Samit Patel challenges youngsters to battle for Nottinghamshire place

Samit Patel during the NatWest T20 Blast match between the Outlaws and the Bears at Trent Bridge, Nottingham on 15 May 2015.  Photo: Simon Trafford
Samit Patel during the NatWest T20 Blast match between the Outlaws and the Bears at Trent Bridge, Nottingham on 15 May 2015. Photo: Simon Trafford

Samit Patel is challenging graduates from Nottinghamshire’s academy to “bang down the door’ for selection in 2017.

The academy has brought through a number of key players, including England international Jake Ball and Brett Hutton.

The likes of Luke Wood, Matthew Carter, Jake Libby, Tom Moores, and Ben Kitt will embark on the 2017 campaign aiming to force their way into the side and become regulars.

Patel recalls his own experiences vying for a position in a Nottinghamshire side that won the LV= County Championship in 2005 and admits that – with hindsight – to earn a regular first team place earlier in his career, he needed to do more.

“It was a very, very good side with a lot of experience,” he said.

“I was in and out. It was a hard team to get into, but I learned from the likes of Jason Gallian, Darren Bicknell, Stephen Fleming, David Hussey, Chris Read and Paul Franks.

“It was a core of players who knew exactly what they were doing, day in, day out.

“I got some good scores in the second team and thought I should be playing. But looking back, it’s a great line-up, you’re not getting in.

“Mick Newell and Wayne Noon told me to keep banging on the door and if they don’t answer, knock it down.

“I used to get the odd 50, 60 and 70 and expect to play first team cricket. Looking back now, I don’t think you should. It was very naïve from me to think that.

“I was in and out of the first team quite a lot, I didn’t play much in the ones when I was 17, 18 and 19, but I played a lot of second team matches.

“There was a knock I played at Knowle and Dorridge Cricket Club against Warwickshire where we knocked off 380 to win in two sessions. Me and Bilal (Shafayat) got us home.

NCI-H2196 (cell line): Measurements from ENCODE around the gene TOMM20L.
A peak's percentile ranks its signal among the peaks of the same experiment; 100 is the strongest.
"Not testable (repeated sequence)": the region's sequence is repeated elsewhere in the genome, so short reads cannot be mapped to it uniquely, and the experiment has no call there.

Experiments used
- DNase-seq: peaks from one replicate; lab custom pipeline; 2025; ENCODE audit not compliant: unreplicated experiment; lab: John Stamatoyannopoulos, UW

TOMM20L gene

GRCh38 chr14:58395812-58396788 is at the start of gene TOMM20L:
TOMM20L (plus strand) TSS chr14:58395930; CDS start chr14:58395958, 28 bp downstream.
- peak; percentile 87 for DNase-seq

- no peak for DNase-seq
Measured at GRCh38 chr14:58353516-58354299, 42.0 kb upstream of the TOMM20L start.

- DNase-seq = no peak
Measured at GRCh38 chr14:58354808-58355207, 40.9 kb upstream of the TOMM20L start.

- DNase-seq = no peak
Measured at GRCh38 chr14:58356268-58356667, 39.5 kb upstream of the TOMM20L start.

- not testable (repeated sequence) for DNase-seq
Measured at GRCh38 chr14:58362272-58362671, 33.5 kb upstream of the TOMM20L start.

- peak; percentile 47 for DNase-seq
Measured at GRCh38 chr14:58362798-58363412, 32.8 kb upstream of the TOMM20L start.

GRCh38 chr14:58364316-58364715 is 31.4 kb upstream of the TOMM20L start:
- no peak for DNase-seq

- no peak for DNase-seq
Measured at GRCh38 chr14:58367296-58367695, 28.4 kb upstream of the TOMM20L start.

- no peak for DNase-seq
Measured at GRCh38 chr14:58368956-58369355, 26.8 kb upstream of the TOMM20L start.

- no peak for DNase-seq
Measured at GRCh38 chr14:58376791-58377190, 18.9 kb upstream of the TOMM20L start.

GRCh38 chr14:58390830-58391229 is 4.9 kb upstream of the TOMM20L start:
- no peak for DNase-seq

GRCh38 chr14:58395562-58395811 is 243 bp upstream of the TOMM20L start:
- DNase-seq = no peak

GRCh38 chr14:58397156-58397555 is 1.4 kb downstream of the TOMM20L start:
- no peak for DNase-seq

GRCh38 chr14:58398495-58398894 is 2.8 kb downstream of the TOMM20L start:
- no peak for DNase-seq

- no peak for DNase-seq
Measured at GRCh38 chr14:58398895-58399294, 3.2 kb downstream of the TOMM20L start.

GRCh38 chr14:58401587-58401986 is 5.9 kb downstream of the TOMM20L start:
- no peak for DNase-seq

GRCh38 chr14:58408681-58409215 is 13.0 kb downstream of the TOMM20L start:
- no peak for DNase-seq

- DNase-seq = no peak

“That was probably my breakthrough innings, but on the whole I was probably underachieving in second team cricket.”

Patel recalls being earmarked as a future star as something of a mixed blessing which brought its own challenges.

He added: “People will say “this guys going to go a long way” but only you can go out and play the game.

“Getting tipped for the top is one thing, but going out and doing what needs to be done, yourself, is very different.”

Below the Academy graduate pros is another crop of talent, featuring in age-group cricket from U11s upwards.

The sport of cricket came naturally to Samit Patel, precipitating a rapid rise through the age groups and into the senior setup – and playing men’s cricket as a boy is something he strongly recommends to those youngsters.

“If I was good enough, I was old enough,” he says.

“I went straight into the under 15s when I was 12. I made my second team debut at 13 – and I pretty much went straight from my GCSE year, whilst still at Worksop College, to being in and around the professional squad and playing a lot of second team fixtures.

“It was mentally hard, but that challenge can bring out the best in a player.

“You don’t know whether someone is ready to step up to a certain level until they play.

“Especially at club cricket level, I think the earlier you blood them into senior cricket the better because they learn to play against adults that bowl faster and hit the ball harder. They become better players as a result.”